Your tax dollars for the rich and famous?

Rich & Famous
Rich & Famous
Sen. Tom Coburn

From tax write-offs for gambling losses, vacation homes, and luxury yachts; to subsidies for ranches and estates, billions of your tax dollars are supporting the lifestyles of the rich and famous. And a new report from fiscal conservative Sen. Tom Coburn (R-OK) counts the ways.

Read Sen. Coburn's report

Entitled "Subsidies of the Rich and Famous," Coburn outlines billions for millionaires: $74 million in unemployment checks, $316 million in farm subsidies, $9 billion in retirement checks and more. Overall,

Coburn says millionaires have received $9.5 billion in government benefits since 2003, and borrowed $16 million in government-backed education loans for college.

Some big stars are among the beneficiaries. The Coburn report says that millionaires who have collected taxpayer-funded farm subsidies include former NBA star Scottie Pippen and billionaire media titan Ted Turner. The report cites General Accountability Office findings that highlight the need to prevent USDA farm subsidies from going to the rich.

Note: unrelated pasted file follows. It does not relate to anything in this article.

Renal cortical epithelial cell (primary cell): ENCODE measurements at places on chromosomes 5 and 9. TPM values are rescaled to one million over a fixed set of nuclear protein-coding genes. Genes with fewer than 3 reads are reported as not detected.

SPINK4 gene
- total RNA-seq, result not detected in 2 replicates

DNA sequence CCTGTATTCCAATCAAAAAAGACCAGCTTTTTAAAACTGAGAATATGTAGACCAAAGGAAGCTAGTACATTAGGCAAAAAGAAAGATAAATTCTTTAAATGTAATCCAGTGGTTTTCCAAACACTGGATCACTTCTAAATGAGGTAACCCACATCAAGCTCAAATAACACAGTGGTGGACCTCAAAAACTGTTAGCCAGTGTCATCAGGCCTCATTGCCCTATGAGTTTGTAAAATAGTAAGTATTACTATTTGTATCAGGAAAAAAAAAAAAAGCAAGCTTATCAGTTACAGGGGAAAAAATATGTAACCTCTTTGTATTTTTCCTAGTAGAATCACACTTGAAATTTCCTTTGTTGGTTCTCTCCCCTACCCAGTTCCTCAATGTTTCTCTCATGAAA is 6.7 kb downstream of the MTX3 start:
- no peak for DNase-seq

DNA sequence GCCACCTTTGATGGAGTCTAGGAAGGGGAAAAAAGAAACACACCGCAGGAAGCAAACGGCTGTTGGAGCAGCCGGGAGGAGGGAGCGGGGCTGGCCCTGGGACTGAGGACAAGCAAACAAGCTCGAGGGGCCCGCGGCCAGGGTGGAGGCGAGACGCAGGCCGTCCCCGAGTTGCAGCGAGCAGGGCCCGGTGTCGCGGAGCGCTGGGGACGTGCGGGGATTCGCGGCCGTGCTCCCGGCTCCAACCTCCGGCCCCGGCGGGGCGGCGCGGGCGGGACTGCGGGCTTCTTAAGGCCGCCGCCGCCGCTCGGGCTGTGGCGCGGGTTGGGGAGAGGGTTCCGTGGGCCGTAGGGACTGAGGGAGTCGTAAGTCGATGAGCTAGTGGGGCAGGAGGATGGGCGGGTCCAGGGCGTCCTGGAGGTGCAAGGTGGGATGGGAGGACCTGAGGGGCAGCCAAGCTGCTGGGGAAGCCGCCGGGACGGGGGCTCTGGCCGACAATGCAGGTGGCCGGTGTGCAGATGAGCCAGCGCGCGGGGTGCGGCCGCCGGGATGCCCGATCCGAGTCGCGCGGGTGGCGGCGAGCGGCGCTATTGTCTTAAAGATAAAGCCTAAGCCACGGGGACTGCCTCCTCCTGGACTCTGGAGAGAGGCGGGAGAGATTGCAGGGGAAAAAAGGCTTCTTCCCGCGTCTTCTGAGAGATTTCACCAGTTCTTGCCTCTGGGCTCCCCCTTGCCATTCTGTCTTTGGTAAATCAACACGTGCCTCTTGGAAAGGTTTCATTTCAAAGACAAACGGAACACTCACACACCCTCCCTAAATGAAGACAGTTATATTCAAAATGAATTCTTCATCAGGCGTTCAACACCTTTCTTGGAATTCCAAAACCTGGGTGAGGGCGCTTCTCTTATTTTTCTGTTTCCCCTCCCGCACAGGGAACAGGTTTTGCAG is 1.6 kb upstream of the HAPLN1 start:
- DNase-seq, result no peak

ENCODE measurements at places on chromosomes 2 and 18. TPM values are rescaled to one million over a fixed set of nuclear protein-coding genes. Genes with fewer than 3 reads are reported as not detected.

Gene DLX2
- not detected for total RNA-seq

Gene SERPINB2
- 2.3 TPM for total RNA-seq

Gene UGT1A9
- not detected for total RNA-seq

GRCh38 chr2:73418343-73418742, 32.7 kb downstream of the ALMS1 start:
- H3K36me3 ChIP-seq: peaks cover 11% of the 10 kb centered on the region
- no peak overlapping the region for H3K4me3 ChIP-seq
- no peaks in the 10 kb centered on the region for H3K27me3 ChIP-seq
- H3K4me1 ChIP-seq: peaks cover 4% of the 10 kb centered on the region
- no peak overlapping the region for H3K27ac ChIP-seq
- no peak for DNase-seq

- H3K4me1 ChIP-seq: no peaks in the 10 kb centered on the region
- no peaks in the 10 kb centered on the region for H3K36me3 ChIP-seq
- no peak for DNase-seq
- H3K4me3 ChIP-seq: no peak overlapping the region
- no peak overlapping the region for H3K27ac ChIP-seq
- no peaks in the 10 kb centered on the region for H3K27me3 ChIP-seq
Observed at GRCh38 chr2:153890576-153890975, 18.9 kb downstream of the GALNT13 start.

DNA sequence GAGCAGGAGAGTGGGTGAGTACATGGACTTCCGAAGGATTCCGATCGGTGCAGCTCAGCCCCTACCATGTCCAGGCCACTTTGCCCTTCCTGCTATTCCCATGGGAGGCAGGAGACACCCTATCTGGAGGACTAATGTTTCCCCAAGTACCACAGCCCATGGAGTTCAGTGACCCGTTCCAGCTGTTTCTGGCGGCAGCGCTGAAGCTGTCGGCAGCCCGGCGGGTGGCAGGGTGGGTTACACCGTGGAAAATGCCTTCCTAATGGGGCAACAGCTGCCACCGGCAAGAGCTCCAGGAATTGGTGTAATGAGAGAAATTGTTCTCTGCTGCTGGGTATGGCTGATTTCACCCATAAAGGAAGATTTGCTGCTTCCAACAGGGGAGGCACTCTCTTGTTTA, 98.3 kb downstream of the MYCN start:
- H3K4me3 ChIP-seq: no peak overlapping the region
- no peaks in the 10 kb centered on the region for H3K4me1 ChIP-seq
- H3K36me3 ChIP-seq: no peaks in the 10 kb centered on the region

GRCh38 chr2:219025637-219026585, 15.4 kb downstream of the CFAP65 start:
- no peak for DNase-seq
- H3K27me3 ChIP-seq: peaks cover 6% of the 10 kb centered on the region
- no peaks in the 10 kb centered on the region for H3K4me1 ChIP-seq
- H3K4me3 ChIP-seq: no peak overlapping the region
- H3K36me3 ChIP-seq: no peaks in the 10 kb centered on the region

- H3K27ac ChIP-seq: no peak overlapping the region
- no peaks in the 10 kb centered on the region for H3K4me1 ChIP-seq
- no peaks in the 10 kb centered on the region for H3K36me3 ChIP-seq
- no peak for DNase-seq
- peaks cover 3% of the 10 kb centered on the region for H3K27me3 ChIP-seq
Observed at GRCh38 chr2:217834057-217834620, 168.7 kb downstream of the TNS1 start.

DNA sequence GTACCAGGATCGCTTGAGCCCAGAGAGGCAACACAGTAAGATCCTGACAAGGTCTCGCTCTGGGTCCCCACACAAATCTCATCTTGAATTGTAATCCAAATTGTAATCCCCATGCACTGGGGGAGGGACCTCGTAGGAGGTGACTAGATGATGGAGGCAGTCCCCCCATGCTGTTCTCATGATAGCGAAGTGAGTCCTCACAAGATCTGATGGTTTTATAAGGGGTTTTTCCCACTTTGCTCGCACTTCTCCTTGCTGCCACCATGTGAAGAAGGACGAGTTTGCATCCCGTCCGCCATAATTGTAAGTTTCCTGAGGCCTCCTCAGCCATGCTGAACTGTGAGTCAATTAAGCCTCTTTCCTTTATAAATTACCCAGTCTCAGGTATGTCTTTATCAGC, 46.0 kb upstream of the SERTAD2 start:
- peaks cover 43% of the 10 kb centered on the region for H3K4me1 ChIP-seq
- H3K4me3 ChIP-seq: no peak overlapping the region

Also in the report: superstar singer Jon Bon Jovi paid only $100 in property taxes last year on his extensive NJ real estate holdings because he "raises bees" on it; "The Boss" Bruce Springsteen gets subsidies for leasing property to an organic farmer. Quincy Jones, who produced the top selling record of all time, Michael Jackson's "Thriller," got a $25,000 award from the taxpayer-funded National Endowment for the Arts for his contribution to music.

Coburn says an award of "prestige" can be given to honor and recognize such megastars; but insists monetary payment is unnecessary -- and now unaffordable.

And believe it or not, some millionaires have been collecting unemployment on the shoulder of taxpayers. The IRS reports that in 2009, 2,362 millionaires collected a total of $20,799,000 in jobless benefits. Eighteen individuals with adjusted gross incomes of ten million dollars or more received a total of $220,000 in unemployment payments that year.

  • Sharyl Attkisson
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    Sharyl Attkisson is a CBS News investigative correspondent based in Washington.